"This is not a human life": New struggles for Rohingya refugees

NEW DELHI -- Life for the 14,000 Rohingya Muslim refugees crammed into slums in the Indian capital is a daily struggle. There is little in the way of sanitation. Even electricity can be hard to come by.

Row after row of small shanties -- most, just simple bamboo frames covered with tarps -- are crammed onto low-lying pieces of land in New Delhi. There are no proper roads, just narrow tracks weaving through the fetid maze of shacks.

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Rohingya refugees from Myanmar are seen in the New Delhi, India, slum they now call home. 

CBS

In one slum, home to about 50 Rohingya refugee families, there are just two water pumps and a couple toilets for all to share. Human and animal waste litters the alleyways, drawing armies of flies and mosquitoes in the steaming Delhi summers when temperatures regularly top 110 degrees.

"Health and sanitation are the key challenges here," Muhammad Haroon told CBS News. He lives in the slum with his children, including a son born just three months ago. "Our children fall ill due to mosquito bites and the unhygienic conditions here."

The United Nations refugee agency helps the Rohingya, who fled alleged government-backed persecution in their home country of Myanmar. The UNHCR helps the refugees gain access to public education and health facilities in India, but many of the kids don't actually go to school, and if they do, they often drop out within months.

Most adults in the slums don't have a stable income. A few have opened shops funded by UNHCR, like Haroon, but most work as laborers, earning less than $5 a day -- and they don't get work every day.

"This is not a human life," refugee Ali Johar told CBS News. "The basic human rights; a proper place to stay, toilet, water, are missing."  

And those are just the immediate concerns.

"Feeding us to the sharks"

In early April, Indian media reports suggested the government was working on a plan to try to arrest and deport the Rohingya refugees on the grounds they were illegal immigrants. Some officials within the Indian security and intelligence agencies believe the Rohinya are prone to radicalization by Muslim extremist groups.

But it may be difficult -- if not impossible -- for India to deport the Rohingya, even if such planning is afoot.

A senior UNHCR official in India told CBS News it was "considered part of customary international law, binding on all states" that registered refugees cannot be sent back to their home countries if they could be subjected to persecution.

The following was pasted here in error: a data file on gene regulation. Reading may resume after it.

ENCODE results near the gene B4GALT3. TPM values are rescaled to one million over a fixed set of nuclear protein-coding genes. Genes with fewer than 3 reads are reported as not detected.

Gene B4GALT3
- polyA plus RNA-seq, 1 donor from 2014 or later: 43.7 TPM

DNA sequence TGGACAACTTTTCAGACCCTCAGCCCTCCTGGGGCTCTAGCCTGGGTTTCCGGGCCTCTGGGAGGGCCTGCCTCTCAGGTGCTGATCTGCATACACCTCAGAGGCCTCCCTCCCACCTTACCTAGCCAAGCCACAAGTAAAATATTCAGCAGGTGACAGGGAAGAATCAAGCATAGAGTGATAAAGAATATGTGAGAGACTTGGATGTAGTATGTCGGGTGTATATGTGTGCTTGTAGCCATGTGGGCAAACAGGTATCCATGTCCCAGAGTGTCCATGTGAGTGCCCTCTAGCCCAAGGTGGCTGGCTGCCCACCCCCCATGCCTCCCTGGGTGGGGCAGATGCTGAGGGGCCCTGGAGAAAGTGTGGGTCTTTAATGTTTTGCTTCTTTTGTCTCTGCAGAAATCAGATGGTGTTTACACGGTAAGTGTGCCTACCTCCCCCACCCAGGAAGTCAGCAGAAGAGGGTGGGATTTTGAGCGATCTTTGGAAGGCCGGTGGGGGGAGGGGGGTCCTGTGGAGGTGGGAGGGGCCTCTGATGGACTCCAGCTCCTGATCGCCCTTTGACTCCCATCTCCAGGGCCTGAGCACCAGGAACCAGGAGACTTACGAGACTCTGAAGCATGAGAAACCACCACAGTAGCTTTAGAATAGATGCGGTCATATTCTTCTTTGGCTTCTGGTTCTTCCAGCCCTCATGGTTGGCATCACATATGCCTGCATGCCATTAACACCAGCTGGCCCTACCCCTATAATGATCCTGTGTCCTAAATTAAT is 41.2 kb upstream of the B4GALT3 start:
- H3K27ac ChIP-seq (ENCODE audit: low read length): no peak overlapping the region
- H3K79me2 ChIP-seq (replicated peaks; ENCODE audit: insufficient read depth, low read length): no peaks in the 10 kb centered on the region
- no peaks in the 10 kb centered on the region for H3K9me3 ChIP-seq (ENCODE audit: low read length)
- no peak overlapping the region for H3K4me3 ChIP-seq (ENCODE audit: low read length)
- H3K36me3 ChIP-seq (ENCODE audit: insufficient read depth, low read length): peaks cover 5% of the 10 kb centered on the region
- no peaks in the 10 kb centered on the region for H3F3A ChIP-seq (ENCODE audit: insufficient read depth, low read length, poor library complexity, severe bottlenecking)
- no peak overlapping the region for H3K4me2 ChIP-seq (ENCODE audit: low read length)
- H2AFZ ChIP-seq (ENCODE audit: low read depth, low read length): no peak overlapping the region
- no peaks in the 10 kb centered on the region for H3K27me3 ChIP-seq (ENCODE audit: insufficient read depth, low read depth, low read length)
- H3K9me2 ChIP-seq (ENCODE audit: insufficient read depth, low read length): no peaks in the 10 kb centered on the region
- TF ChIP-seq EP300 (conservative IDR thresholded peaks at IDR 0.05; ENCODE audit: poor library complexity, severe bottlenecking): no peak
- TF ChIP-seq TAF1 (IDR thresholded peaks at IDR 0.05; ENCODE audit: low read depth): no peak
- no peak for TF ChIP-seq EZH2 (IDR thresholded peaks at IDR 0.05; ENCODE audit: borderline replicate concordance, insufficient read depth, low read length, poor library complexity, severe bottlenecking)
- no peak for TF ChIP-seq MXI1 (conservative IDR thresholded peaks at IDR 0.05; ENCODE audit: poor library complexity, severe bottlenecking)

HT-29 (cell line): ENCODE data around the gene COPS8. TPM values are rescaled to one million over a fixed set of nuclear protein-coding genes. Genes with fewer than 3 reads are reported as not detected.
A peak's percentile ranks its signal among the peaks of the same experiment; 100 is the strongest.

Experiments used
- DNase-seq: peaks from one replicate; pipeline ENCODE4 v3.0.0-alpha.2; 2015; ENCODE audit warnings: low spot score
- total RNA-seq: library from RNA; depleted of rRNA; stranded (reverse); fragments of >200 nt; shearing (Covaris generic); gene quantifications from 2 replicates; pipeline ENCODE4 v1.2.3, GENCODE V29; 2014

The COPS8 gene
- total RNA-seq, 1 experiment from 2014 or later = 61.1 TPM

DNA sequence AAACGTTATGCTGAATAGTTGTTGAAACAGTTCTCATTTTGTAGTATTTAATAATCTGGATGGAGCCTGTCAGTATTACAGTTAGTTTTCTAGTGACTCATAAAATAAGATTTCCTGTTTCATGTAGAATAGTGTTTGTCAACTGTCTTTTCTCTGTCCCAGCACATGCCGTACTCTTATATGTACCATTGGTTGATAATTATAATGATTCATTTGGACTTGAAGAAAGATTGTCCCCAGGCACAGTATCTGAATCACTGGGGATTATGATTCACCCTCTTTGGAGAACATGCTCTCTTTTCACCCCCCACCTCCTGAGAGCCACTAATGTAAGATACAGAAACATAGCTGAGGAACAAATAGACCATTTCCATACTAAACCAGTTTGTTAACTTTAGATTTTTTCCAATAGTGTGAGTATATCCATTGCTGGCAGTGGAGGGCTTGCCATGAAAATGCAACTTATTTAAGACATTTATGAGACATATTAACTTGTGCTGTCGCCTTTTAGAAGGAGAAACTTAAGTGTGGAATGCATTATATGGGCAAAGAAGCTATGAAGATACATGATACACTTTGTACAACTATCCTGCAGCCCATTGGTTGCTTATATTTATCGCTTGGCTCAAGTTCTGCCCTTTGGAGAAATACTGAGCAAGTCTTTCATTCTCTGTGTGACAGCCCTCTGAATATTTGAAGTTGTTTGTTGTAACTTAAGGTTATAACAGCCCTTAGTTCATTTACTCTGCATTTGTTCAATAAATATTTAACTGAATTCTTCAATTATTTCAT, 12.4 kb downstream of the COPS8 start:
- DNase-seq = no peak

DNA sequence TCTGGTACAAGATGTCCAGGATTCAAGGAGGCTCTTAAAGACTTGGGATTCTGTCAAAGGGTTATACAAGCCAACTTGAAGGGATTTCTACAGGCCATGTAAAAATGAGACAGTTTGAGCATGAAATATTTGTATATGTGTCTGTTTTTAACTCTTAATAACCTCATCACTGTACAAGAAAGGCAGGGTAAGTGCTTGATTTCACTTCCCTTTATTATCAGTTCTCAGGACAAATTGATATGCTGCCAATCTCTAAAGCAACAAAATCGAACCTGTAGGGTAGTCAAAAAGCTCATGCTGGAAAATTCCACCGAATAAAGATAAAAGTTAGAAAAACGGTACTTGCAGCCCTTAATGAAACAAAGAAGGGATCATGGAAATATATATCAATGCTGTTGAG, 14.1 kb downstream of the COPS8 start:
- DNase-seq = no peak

The official also noted that India is party to several international human rights conventions, including the International Covenant on Civil and Political Rights, Convention on the Elimination of All Forms of Discrimination against Women, Convention on the Rights of the Child, which would make a mass-deportation impossible.

"If India sends us back to Myanmar, we will face much more persecution than we have already faced," Johar told CBS News. "It will be like feeding us to the sharks."

Just as they did at home, the Rohingya face regular threats in the country to which they have fled. A trade body in Jammu, northern India, has threatened to "identify and kill" Rohingya Muslims and Bangladeshi immigrants in the city if they're not deported.

"Habit of lying"

"Why doesn't the world help solve our issue with the Myanmar government, so that we won't need to flee to any other country?" Johar wondered as he spoke to CBS News.

Myanmar's de-facto leader, Nobel Peace Prize winner Aung San Suu Kyi spent decades under house arrest in Myanmar as an outspoken critic of the country's ruling military junta, which seized power in the early 1960s.

Significant reforms, much lauded by the West, saw her released in 2015 and her political party won huge support in elections that year. Her rise to power, after years as an outspoken but imprisoned advocate for democracy, brought new hope that the contentious issue of the Rohingya might finally be addressed.

In a recent interview, however, Suu Kyi denied that her country's Rohingya Muslim minority is deliberately targeted.

"Ethnic cleansing is too strong an expression" she said, suggesting violence in the western Rakhine state also included, "Muslims killings Muslims."

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Rohingya refugee Ali Johar speaks to a child in the New Delhi, India slum that he calls home.

CBS

Johar believes Myanmar's government is still, "in the habit of lying to the international community."

"When Suu Kyi was under detention, she told the world, 'please use your liberty to promote ours,'" Johar said. "I want to tell her today, 'now you are free, please use your freedom to promote ours.'"

Johar does not, however, intend to just wait for others to help his people.

When he first arrived in India he worked as a laborer on construction sites for about six months, but then managed to finish school in Delhi with the help of the UNHCR. Now he's studying to earn a bachelor's degree from the University of Delhi, and he intends to become a lawyer, to fight for his people.